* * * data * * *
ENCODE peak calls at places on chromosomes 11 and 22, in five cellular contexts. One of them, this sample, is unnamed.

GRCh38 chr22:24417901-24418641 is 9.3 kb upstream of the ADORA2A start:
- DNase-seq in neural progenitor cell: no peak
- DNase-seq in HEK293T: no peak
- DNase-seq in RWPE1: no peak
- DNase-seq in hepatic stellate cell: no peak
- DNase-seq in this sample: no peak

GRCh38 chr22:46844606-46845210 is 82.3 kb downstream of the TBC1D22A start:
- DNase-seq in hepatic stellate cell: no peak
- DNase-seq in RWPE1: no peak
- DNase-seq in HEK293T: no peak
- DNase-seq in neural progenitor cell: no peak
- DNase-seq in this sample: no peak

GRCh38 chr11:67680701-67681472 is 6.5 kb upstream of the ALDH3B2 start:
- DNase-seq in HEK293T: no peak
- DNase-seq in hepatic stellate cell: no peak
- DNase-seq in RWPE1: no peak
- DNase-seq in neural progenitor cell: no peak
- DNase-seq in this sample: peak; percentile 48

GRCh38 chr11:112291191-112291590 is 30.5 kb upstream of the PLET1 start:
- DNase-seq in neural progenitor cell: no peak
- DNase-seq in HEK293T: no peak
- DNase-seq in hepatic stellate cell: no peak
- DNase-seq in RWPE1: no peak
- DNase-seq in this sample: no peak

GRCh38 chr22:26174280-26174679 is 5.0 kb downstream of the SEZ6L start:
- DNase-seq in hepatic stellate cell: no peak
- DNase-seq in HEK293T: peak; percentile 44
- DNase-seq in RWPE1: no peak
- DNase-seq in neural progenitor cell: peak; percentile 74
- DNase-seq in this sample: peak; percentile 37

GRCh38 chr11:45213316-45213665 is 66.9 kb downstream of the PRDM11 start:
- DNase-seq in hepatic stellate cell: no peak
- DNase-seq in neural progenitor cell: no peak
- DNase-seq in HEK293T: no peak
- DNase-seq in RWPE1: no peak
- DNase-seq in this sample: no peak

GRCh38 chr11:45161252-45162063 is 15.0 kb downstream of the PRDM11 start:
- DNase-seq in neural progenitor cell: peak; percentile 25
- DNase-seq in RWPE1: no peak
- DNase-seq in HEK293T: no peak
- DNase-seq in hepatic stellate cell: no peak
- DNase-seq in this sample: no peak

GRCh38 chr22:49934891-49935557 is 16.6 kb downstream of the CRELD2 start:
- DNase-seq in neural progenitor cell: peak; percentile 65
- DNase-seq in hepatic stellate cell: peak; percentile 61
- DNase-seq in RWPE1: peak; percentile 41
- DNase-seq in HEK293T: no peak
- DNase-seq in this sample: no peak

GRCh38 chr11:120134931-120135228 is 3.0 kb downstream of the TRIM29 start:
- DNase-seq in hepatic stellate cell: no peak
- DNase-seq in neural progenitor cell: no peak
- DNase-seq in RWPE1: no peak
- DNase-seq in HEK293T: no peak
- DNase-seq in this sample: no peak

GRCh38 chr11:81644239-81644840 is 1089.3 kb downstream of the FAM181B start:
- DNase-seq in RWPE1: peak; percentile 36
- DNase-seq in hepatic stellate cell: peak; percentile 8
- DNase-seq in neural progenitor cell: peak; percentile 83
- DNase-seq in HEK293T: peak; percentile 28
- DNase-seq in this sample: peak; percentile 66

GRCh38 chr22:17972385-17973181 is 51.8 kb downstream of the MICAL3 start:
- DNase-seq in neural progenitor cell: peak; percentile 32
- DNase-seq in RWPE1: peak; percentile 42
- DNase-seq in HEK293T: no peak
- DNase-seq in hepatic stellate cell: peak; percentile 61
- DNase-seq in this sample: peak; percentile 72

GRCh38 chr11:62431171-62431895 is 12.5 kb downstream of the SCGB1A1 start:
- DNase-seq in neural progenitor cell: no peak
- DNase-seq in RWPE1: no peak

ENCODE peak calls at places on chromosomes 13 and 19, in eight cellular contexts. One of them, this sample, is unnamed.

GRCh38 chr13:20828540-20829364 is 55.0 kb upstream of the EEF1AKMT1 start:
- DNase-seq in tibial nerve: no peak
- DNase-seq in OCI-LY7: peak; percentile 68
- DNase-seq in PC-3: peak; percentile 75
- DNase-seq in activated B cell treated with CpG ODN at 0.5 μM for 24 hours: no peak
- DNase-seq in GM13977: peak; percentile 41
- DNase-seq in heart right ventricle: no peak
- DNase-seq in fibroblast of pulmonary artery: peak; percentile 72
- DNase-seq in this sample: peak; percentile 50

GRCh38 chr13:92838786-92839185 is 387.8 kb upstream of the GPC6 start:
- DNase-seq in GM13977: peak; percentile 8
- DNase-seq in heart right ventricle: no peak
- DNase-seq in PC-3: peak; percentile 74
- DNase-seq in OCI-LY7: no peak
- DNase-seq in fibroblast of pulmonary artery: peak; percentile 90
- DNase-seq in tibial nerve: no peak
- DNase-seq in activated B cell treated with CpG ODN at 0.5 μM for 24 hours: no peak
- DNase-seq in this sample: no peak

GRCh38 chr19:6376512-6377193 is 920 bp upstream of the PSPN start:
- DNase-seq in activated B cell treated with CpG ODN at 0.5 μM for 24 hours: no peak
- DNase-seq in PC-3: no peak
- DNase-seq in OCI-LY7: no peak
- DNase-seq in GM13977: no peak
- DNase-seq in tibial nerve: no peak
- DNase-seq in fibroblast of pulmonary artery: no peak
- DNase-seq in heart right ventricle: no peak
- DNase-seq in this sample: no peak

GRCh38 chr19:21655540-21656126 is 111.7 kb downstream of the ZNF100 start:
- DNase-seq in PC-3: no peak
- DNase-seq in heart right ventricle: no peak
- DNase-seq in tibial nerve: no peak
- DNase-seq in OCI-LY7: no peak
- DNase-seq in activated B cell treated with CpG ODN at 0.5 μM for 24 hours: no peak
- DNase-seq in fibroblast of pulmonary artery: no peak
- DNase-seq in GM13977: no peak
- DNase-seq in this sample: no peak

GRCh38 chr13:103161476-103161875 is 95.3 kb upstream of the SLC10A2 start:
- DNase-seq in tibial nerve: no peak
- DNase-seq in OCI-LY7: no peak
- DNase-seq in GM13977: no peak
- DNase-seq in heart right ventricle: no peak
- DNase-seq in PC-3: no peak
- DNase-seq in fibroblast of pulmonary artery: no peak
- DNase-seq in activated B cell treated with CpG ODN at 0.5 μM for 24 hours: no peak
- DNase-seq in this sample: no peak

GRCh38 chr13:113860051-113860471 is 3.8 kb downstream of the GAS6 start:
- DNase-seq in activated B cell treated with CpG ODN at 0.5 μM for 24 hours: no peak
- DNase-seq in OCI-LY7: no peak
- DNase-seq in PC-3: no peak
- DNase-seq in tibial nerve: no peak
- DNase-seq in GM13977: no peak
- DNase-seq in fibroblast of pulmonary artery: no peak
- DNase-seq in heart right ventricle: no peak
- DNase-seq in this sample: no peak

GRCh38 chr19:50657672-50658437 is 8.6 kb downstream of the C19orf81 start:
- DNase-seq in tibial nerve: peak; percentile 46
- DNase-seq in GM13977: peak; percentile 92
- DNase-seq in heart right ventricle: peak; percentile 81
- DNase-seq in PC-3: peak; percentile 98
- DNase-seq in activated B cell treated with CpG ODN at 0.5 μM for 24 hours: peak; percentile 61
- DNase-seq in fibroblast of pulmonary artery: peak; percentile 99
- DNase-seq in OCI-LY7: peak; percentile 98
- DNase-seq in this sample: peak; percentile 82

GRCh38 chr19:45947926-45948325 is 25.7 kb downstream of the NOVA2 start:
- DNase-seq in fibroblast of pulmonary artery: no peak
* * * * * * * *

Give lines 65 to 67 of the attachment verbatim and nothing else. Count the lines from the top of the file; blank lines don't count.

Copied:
- DNase-seq in HEK293T: no peak
- DNase-seq in hepatic stellate cell: peak; percentile 61
- DNase-seq in this sample: peak; percentile 72